FAYETTEVILLE, Ark. — A project to provide micro-shelter housing to people experiencing homelessness is getting $1 million to finish construction and support programming.
Jane Hunt, whose parents J.B. and Johnelle Hunt founded the largest publicly owned trucking company in the United States in Lowell, is donating $1 million to New Beginnings, a temporary housing community in the south part of town, according to Monday’s news release.
The plans include 20 prefabricated houses with about 160 square feet of living space. The village is being built on 5 acres southwest of 19th Street and School Avenue, just south of 7 Hills Homeless Center.
A 3,500-square-foot service building will provide showers, laundry rooms, a teaching kitchen, meeting space and storage for the residents.
The project’s mission is to welcome people who have experienced long-term homelessness or face barriers to regaining housing, according to the New Beginnings website.
The donation allows New Beginnings to finish construction and wrap its capital campaign, Board President Aaron Marshall said. The nonprofit organization can shift its focus to sustained programming for staff and services for clients, he said.
Hunt said in the release she felt New Beginnings offered a real solution to ending homelessness, and she was happy to lend her support.
The annual cost of operations could be about $400,000, said Solomon Burchfield, program director for New Beginnings. Total cost of construction and site work has exceeded $1 million, he said.
The plan is to have a staff of a handful of people, including a social worker who will work with clients on long-term housing goals and an employee who will be on the site at all times, Burch-field said.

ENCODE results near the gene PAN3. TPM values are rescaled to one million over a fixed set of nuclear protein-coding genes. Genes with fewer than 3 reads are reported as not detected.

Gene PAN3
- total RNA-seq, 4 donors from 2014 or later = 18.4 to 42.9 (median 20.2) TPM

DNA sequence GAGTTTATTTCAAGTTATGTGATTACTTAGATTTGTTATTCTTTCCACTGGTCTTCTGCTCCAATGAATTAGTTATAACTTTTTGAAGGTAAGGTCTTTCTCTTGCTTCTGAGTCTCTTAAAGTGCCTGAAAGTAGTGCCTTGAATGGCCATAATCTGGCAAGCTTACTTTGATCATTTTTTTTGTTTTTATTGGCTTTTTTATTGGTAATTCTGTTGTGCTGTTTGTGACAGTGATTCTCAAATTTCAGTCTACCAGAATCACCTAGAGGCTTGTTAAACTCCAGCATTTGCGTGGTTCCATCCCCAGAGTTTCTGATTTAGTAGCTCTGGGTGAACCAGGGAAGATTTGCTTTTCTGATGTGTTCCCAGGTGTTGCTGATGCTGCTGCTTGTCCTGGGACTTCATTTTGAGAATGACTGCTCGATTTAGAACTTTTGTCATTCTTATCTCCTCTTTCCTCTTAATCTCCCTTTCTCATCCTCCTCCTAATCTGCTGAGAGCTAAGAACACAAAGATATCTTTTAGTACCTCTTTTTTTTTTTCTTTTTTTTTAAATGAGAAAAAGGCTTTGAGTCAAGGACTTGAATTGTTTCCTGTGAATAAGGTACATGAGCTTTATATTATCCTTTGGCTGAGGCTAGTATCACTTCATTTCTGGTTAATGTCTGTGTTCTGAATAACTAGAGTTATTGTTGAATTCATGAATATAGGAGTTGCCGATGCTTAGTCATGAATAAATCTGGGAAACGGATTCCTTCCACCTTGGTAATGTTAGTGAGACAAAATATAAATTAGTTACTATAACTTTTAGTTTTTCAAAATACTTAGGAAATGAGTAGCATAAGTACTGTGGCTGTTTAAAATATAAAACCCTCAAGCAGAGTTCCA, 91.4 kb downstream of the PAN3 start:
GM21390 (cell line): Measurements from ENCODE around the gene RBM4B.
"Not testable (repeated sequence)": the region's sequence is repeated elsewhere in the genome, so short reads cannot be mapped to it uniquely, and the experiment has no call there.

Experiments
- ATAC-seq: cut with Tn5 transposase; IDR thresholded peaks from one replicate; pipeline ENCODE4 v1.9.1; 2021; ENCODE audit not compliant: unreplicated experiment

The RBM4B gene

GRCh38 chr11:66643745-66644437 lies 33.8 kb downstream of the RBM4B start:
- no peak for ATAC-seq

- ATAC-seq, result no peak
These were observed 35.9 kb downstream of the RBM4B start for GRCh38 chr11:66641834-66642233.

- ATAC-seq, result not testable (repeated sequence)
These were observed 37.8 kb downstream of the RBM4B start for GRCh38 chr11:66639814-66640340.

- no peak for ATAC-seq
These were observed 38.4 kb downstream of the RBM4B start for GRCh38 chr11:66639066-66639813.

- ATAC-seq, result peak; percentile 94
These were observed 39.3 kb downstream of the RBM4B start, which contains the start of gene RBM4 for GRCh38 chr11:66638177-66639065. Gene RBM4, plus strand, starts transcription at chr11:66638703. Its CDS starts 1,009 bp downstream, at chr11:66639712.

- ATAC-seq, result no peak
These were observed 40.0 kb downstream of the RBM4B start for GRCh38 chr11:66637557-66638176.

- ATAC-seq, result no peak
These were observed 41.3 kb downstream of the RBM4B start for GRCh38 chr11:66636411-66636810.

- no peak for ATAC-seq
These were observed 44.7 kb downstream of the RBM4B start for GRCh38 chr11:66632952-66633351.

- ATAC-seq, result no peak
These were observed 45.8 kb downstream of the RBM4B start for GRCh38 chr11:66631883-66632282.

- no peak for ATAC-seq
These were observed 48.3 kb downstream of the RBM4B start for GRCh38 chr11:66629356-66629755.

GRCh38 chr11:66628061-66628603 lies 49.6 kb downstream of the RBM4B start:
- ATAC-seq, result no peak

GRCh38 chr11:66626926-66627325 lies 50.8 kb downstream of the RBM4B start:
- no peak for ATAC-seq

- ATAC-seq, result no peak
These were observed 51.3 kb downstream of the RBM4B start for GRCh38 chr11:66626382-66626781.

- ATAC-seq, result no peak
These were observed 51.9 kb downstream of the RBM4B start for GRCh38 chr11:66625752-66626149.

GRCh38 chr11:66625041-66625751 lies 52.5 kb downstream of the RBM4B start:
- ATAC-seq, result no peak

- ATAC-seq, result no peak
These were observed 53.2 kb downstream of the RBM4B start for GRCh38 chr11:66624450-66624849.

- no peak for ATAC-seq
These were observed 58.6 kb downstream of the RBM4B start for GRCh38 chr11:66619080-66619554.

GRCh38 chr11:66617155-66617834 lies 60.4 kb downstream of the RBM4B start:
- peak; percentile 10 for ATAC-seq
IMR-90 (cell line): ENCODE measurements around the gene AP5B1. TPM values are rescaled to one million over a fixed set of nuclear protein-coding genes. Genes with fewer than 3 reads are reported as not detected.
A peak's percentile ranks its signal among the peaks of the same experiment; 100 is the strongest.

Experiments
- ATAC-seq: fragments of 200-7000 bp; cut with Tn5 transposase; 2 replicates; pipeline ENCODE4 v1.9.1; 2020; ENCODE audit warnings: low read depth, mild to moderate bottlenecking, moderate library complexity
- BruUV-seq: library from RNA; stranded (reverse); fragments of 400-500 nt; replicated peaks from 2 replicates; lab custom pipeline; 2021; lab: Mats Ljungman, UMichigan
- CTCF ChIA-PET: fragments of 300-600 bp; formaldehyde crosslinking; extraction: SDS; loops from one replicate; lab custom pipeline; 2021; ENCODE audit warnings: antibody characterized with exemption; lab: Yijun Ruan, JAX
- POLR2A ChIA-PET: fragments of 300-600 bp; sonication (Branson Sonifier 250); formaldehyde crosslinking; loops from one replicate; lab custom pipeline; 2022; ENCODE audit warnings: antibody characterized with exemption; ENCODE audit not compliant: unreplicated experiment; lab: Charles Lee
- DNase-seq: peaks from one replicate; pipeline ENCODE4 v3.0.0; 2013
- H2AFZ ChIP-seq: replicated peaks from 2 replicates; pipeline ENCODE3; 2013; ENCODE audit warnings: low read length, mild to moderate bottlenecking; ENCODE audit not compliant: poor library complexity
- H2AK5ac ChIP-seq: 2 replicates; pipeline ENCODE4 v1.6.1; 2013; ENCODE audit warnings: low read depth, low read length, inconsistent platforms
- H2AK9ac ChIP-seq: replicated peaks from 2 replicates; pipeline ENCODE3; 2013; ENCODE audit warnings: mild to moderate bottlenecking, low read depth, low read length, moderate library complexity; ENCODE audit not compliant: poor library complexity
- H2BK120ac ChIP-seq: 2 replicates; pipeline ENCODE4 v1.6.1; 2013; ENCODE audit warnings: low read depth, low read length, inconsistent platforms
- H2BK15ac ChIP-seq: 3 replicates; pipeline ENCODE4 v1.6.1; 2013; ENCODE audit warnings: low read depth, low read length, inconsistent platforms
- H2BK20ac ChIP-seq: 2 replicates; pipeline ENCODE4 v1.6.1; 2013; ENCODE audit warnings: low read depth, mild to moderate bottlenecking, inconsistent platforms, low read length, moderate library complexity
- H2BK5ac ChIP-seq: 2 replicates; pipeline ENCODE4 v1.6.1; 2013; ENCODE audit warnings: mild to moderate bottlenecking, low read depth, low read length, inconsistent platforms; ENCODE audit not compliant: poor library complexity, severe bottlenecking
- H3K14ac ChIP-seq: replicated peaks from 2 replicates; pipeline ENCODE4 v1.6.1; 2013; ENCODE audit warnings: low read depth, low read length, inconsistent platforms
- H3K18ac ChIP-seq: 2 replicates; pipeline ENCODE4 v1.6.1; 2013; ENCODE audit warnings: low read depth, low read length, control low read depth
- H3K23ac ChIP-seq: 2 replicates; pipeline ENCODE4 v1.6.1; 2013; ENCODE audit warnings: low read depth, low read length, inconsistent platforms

The donation means the project can operate with a secure financial foundation, Burchfield said. Hunt’s gift covers any remaining construction costs and should support a few years of operation while New Beginnings builds community support and partnerships, he said.
So far, the community building has been built. The 20 prefabricated houses should be delivered soon, Burchfield said. There’s some infrastructure work to finish, he said.
New Beginnings should open within a 60- to 90-day window, Burchfield said. Several prospective residents have been helping to develop programming and plan the project, he said.
“A lot of what we’re trying to do is going to be new. We know that people moving in will have some complex needs around mental health, around substance use, around physical health issues,” Burchfield said. “It gives me some peace of mind knowing that we have the resources to get started and to do it right.”
Construction started in earnest in October. A ceremonial groundbreaking was held in April 2019. New Beginnings bought the acreage for the project from the University of Arkansas for $72,751 in September 2018, according to Washington County property records.
The Arkansas Community Foundation in Little Rock helped organize the donation, according to a news release. The foundation is a statewide nonprofit that works to protect, grow and direct charitable dollars, according to its website.
Hunt is a founding member of the foundation’s Philanthropy Club in Northwest Arkansas. The club is made up of 44 women who are committed to learning about the needs of the community, according to the release.